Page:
Comrade OpenAccessProf, you surprise me.

February 4, 2012

but you are nevertheless absolutely straight on target with:

And the way that we do this is not by telling one of these poor fuckes not to send their beautiful work to a particular prominent journal for political reasons. Rather, we fight tooth and nail on hiring, tenure/promotion, and grant review committees against the abdication of responsibility for judging the importance and interest of particular lines of research to non-scientist editors at legacy “high-impact” journals.

No Responses Yet to “Comrade OpenAccessProf, you surprise me.”

  1. Pinko Punko Says:

    But CPP is the one that loves to drop inflammatory comments about that’s all he every looks at on committees- you mean he was just playing a role there?


  2. zb Says:

    CPP’s comment is a cop out, because the loop is too long and too long a circle (between hiring/tenure/promotion & the effect on the journal & its eventual effect on open access). Too many steps in that feedback loop means it is effectively a method of not doing anything (i.e. the two faculty who get hired/tenured/promoted in spite of not having published a paper in one of the “right” journals impacting the choice of journal for a new scientists to impacting the practices of that journal). “Arguing tooth and nail” for evaluating work in decision making about other scientists is a good thing, but it will have no effect on journal publishing practices.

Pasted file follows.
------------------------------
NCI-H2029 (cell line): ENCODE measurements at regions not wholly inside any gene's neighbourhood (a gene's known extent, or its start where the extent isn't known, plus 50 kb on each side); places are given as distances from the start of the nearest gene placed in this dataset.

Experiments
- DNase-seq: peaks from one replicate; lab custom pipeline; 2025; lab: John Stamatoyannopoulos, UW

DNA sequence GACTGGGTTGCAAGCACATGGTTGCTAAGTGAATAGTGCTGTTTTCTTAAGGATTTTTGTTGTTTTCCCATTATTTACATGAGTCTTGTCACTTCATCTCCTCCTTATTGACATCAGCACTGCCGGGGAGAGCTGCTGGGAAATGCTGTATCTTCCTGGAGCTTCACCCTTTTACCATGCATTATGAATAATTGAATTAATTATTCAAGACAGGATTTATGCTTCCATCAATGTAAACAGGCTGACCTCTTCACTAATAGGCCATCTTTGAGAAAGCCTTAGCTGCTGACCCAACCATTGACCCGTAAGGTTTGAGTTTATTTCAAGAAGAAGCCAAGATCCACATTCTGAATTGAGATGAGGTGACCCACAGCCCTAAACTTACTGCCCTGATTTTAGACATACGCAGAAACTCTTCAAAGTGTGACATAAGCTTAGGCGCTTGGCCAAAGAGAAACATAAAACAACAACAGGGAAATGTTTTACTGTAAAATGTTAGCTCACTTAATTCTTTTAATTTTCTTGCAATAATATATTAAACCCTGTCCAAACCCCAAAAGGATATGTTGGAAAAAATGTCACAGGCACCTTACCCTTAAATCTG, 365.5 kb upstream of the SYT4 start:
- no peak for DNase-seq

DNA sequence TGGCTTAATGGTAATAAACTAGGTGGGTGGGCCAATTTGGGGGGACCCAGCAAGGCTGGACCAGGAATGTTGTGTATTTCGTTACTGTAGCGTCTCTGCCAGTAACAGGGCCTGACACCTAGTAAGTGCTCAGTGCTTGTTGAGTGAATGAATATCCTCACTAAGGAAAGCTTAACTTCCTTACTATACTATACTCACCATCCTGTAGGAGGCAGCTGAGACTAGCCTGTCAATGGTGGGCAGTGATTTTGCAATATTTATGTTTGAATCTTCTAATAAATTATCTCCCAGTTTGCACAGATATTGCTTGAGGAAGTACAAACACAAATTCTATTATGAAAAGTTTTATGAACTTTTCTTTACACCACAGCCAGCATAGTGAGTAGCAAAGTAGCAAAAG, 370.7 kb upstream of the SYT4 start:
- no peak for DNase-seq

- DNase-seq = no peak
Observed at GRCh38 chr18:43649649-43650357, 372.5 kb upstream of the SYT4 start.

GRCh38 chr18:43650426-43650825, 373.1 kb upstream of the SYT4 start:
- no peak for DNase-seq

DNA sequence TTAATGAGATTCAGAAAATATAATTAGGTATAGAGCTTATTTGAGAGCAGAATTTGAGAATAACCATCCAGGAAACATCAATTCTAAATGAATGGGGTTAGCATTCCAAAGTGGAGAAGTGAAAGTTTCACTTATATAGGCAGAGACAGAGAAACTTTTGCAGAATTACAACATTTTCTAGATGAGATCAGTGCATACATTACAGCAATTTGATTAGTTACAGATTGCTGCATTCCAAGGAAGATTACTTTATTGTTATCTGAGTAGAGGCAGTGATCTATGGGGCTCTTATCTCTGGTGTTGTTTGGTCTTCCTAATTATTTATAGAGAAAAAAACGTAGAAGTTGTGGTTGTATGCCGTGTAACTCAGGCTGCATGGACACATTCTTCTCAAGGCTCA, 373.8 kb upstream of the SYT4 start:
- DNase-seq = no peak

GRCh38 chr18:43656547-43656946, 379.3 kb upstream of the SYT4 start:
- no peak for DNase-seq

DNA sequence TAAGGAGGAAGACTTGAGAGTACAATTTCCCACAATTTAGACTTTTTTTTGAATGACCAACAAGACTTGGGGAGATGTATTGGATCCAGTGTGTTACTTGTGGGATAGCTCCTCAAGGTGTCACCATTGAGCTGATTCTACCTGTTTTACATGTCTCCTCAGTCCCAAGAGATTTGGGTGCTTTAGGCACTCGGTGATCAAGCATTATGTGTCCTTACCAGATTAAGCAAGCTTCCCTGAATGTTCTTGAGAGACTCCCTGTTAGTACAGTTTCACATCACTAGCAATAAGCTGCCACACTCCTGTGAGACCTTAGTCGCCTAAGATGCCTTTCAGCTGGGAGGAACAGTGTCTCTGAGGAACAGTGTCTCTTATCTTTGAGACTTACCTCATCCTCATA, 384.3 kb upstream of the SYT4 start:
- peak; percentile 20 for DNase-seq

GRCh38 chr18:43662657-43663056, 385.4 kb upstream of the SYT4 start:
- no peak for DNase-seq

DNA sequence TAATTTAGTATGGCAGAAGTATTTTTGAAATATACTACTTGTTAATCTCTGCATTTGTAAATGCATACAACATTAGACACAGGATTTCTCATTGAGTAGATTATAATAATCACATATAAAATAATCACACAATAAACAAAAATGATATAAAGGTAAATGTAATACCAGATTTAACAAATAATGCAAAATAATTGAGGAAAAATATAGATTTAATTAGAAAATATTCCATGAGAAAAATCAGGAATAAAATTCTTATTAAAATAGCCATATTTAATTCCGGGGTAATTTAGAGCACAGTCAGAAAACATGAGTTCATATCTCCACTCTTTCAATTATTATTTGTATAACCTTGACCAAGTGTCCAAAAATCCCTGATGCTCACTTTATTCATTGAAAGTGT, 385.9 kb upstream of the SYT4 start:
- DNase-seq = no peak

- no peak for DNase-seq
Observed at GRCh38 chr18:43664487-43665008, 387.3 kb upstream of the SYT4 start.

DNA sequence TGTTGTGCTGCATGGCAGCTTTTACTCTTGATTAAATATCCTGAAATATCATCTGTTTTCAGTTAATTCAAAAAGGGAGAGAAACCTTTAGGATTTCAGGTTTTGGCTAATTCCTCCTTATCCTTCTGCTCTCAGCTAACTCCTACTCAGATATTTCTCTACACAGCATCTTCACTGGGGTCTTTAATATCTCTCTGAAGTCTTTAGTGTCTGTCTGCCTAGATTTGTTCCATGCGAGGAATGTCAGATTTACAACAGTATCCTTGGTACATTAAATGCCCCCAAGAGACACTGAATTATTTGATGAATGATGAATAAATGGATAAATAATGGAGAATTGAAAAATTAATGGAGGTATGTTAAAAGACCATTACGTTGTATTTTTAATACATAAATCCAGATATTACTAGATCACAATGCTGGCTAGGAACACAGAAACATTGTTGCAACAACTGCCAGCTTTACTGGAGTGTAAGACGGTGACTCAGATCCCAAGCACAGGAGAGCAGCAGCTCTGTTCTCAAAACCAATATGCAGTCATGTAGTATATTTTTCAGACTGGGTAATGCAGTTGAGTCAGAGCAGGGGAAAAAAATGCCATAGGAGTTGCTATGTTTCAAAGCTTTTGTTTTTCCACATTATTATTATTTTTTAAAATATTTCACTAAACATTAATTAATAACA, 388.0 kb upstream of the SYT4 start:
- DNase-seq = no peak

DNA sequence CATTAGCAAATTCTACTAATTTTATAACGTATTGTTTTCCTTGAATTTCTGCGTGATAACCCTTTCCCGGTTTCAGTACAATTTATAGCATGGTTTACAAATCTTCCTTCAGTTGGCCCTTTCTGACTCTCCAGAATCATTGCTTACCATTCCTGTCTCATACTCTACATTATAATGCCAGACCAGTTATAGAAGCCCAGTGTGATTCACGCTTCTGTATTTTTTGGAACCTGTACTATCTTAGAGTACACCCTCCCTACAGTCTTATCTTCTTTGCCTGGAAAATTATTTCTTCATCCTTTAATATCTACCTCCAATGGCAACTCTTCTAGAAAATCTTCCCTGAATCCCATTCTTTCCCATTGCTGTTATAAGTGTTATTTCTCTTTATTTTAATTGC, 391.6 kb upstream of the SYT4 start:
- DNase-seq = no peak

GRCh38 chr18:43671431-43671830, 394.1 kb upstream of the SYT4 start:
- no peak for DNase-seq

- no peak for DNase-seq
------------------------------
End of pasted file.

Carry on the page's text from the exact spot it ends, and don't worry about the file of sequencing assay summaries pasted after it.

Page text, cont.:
Not sending the papers immediately disrupts the journal’s practices. Not reviewing for journals immediately disrupts the journal’s practices. The excuse against not doing those things is that everyone else won’t do them. The right solution is for the less vulnerable to take the stand and *then* fight tooth and nail against the use of articles those journals for evaluating scientists.

    If you are a funded, tenured scientist (and, yes, I know that funded tenured scientists are still vulnerable) and you’re not doing something *personal*, well as they say, if you’re not part of the solution, you’re part of the problem. It’s an excuse to do nothing because the status quo works for you.

    That explanation is in fact a good one for why lots of things never change in science, but the press to roll back the PubMed repository rules of NIH is the last straw, as far as I’m concerned. I think that scientists who still send papers/review for publishers who are supporting the RWA are the problem. I have to agree with the past thread that we can’t boycott information based on where it’s published, but we can shame the scientists who still chose to play into Elsevier’s hands (mind you, Elsevier is being targeted, but my beef is with all the organizations that support the RWA, including any not for profits that are still on that list).


  3. zb Says:

    On another list, someone sent links to publishers who are NOT supporting RWA (as a starting point in this discussion):

    Springer: (do not support RWA)
    MIT Press: Opposes the bill
    Cambridge UP: Opposes the Bill
    Nature Group & Digital Science: (Does not support the RWA)
    ITHAKA (behind JSTOR) apparently also tweeted non-support of the RWA.

    I don’t know about Oxford UP, Wiley, SAGE, or Blackwell.

    Elsevier is a a big gun in support, though, and scientists have the power to extract a price from them, if they choose.


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